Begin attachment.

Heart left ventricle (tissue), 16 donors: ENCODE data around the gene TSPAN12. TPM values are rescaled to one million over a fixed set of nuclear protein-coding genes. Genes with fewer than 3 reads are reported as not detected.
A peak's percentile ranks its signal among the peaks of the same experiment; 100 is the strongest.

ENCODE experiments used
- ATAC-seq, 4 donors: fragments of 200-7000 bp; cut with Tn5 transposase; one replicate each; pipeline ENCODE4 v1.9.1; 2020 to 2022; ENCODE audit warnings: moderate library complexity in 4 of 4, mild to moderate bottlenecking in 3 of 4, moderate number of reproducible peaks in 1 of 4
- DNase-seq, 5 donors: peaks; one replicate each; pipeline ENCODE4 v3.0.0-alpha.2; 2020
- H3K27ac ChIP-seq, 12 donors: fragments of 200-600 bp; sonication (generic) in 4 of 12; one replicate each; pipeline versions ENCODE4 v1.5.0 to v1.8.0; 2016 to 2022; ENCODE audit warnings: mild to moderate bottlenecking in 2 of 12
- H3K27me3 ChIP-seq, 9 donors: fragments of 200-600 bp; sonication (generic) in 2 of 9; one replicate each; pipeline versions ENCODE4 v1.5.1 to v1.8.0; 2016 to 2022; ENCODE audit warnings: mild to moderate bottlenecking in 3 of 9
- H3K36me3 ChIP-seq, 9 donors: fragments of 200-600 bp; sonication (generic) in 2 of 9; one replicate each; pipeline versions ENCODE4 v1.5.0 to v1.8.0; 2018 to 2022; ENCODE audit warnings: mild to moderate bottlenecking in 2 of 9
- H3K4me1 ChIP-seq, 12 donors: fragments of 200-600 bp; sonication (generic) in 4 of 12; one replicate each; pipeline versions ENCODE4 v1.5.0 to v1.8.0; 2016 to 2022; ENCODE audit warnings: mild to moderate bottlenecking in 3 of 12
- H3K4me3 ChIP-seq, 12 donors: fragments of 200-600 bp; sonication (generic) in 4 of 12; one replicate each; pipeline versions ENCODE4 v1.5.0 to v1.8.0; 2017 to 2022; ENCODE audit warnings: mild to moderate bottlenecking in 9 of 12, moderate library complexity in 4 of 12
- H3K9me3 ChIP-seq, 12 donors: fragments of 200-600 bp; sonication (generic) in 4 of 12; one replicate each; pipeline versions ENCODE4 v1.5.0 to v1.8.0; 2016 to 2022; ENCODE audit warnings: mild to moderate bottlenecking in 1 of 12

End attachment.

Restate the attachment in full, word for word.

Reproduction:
Heart left ventricle (tissue), 16 donors: ENCODE data around the gene TSPAN12. TPM values are rescaled to one million over a fixed set of nuclear protein-coding genes. Genes with fewer than 3 reads are reported as not detected.
A peak's percentile ranks its signal among the peaks of the same experiment; 100 is the strongest.

ENCODE experiments used
- ATAC-seq, 4 donors: fragments of 200-7000 bp; cut with Tn5 transposase; one replicate each; pipeline ENCODE4 v1.9.1; 2020 to 2022; ENCODE audit warnings: moderate library complexity in 4 of 4, mild to moderate bottlenecking in 3 of 4, moderate number of reproducible peaks in 1 of 4
- DNase-seq, 5 donors: peaks; one replicate each; pipeline ENCODE4 v3.0.0-alpha.2; 2020
- H3K27ac ChIP-seq, 12 donors: fragments of 200-600 bp; sonication (generic) in 4 of 12; one replicate each; pipeline versions ENCODE4 v1.5.0 to v1.8.0; 2016 to 2022; ENCODE audit warnings: mild to moderate bottlenecking in 2 of 12
- H3K27me3 ChIP-seq, 9 donors: fragments of 200-600 bp; sonication (generic) in 2 of 9; one replicate each; pipeline versions ENCODE4 v1.5.1 to v1.8.0; 2016 to 2022; ENCODE audit warnings: mild to moderate bottlenecking in 3 of 9
- H3K36me3 ChIP-seq, 9 donors: fragments of 200-600 bp; sonication (generic) in 2 of 9; one replicate each; pipeline versions ENCODE4 v1.5.0 to v1.8.0; 2018 to 2022; ENCODE audit warnings: mild to moderate bottlenecking in 2 of 9
- H3K4me1 ChIP-seq, 12 donors: fragments of 200-600 bp; sonication (generic) in 4 of 12; one replicate each; pipeline versions ENCODE4 v1.5.0 to v1.8.0; 2016 to 2022; ENCODE audit warnings: mild to moderate bottlenecking in 3 of 12
- H3K4me3 ChIP-seq, 12 donors: fragments of 200-600 bp; sonication (generic) in 4 of 12; one replicate each; pipeline versions ENCODE4 v1.5.0 to v1.8.0; 2017 to 2022; ENCODE audit warnings: mild to moderate bottlenecking in 9 of 12, moderate library complexity in 4 of 12
- H3K9me3 ChIP-seq, 12 donors: fragments of 200-600 bp; sonication (generic) in 4 of 12; one replicate each; pipeline versions ENCODE4 v1.5.0 to v1.8.0; 2016 to 2022; ENCODE audit warnings: mild to moderate bottlenecking in 1 of 12